This course is designed to prepare scholars for success in university-level coursework in calculus. Scholars will be introduced to exponential and logarithmic functions, trigonometry, complex numbers, binomial theorem, conics, and analytic geometry.
Satisfies: Prepares scholars for Mathematics 1A, 10A and 16A (all colleges); fulfills major requirement in CNR and also satisfies the Quantitative Reasoning requirement (L&S) | Prerequisites: None.
Mathematics 96/98 (3 units)
This course is designed to introduce scholars to the fundamental concepts of precalculus within a university setting; emphasis is on math theory, rather than math computation. Scholars will learn to integrate algebraic concepts and to develop problem-solving strategies.
Satisfies: Prepares scholars for Mathematics 32 (which fulfills the Quantitative Reasoning requirement in L&S) | Prerequisites: None.
Chemistry 32 (2 units)
Preparation for General Chemistry
This 2-unit course provides students with the foundation and preparation for General Chemistry at UC Berkeley. Topics and concepts covered include elements, atoms, molecules, chemical reactions, chemical calculations, properties of gases and gas laws; thermodynamics, acid/base chemical equilibrium, and periodic trends. In addition, by practicing learning as a process, students will cultivate the habits, strategies, and mindset necessary to succeed in the sciences. Through rigorous practice and guided reflection, students will grow in their ability to master the subject matter and hone their disposition toward scientific learning.
Satisfies: This course prepares scholars for Chemistry 1A and fulfills graduation requirements. Prerequisites: None.
Arts & Humanities
Art and Humanities C132 (3 units)
Archiving as Social Justice Practice
In this course you will explore how archival practices support social justice scholarship. Archives run the gamut from small personal collections to major institutions. You will study several special collections built by and for activists, review their missions and processes, and learn about the role that archival practice plays in the building of knowledge. You will work with a community organization to digitize and catalog their collection of posters and other documents, to research the history behind them, and make this archive available online to the public. As case studies you may investigate the Center for the Study of Political Graphics (Los Angeles), the Interference Archive (Brooklyn), the Freedom Archives (San Francisco), and Docs Populi / Documents for the Public (Berkeley).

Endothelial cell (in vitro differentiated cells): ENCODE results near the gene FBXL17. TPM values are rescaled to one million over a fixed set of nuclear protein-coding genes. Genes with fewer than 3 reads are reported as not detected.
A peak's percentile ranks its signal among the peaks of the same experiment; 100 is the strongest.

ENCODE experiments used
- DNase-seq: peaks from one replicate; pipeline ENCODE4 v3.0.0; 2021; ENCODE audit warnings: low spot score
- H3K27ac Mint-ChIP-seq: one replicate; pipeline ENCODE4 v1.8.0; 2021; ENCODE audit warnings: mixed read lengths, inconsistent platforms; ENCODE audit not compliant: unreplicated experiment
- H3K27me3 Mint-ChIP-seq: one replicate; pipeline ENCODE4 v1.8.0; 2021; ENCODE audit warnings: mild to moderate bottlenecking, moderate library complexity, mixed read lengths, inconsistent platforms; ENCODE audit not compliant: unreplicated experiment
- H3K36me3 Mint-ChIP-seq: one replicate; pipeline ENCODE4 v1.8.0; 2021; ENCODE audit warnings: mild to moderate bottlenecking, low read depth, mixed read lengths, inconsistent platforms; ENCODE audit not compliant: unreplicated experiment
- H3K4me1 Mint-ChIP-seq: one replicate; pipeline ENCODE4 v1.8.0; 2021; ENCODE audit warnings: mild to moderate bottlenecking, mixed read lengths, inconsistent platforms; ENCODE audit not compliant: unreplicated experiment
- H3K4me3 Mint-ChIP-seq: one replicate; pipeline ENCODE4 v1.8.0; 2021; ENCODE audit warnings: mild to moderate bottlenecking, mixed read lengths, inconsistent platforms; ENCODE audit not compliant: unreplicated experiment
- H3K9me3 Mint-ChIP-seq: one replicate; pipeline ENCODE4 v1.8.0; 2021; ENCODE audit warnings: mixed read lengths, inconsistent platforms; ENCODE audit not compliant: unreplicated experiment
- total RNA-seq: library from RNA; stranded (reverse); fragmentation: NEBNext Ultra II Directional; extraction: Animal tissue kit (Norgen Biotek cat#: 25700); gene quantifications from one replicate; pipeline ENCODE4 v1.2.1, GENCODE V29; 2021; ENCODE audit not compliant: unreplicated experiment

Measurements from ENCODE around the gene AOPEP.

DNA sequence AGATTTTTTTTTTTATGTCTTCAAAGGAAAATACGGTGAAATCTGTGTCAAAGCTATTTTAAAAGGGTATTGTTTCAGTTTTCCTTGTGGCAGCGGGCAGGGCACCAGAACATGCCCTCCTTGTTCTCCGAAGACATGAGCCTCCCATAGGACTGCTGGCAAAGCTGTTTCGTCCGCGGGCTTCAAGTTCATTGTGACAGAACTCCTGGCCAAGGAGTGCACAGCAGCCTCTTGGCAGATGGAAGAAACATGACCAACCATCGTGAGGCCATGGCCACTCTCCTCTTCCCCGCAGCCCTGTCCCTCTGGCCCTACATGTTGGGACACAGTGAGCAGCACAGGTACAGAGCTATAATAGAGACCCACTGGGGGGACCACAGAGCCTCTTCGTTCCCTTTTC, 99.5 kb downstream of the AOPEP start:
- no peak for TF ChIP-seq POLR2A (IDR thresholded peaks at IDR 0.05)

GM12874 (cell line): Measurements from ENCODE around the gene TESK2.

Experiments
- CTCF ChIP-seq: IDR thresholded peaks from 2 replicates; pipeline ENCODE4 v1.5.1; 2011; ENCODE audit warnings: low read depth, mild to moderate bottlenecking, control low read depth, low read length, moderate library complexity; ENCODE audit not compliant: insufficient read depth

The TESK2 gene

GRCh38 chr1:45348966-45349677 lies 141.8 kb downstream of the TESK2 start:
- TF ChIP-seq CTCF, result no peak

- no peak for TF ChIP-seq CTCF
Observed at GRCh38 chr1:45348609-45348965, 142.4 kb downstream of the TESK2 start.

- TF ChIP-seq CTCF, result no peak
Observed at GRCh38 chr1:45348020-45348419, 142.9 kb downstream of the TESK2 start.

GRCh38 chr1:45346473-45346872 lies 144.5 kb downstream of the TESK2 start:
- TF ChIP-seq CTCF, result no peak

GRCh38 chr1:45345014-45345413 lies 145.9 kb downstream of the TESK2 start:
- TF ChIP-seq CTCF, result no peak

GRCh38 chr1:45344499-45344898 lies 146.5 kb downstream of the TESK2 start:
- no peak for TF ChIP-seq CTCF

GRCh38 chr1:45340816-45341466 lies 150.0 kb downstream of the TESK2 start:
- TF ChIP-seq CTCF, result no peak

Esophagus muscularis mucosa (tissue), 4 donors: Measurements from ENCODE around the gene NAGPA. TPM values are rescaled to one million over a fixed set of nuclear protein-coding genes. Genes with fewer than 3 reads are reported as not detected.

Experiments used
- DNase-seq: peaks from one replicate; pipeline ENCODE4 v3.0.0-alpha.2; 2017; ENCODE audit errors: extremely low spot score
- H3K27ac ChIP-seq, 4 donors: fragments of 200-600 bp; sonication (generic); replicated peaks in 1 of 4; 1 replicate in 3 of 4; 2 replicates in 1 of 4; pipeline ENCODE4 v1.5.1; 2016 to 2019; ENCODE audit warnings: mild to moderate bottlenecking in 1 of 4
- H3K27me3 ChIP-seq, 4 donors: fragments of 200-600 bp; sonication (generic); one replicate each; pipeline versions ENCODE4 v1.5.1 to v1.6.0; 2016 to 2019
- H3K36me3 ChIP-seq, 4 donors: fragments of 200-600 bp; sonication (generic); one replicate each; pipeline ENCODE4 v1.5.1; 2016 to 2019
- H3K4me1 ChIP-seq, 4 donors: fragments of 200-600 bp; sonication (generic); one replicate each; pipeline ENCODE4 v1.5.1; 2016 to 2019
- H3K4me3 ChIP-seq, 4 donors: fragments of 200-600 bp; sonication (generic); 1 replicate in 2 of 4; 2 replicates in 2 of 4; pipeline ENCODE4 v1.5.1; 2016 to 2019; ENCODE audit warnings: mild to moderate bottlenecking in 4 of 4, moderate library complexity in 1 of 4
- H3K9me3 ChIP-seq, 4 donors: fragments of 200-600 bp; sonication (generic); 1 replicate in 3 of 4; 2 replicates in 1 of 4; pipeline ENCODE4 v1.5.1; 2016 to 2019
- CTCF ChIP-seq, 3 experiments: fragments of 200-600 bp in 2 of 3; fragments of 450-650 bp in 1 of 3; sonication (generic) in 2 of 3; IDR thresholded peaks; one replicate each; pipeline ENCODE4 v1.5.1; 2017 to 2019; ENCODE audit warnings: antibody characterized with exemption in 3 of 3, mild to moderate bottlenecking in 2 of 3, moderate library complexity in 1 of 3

Satisfies: Humanities/Social Science breadth (CoE); Arts and Literature breadth (CED and L&S) and fulfills the studio requirement for the Certificate in Urban Humanities | Prerequisites: None.
Chicano 50 (3 units)
Introduction to Chicanx History
Studies, beginning with the Chicano Movement of the 1960s and 1970s. We will explore current and historical issues affecting Chicanx people, including identity formation, race, gender, class, sexuality, colonization, globalization, and migration.
Satisfies: Humanities/Social Science breadth (CoE); Arts and Literature breadth (CED and L&S) | Prerequisites: None. Recommended for scholars who desire to develop their ability to communicate confidently and persuasively.
Theater 5 (3 units)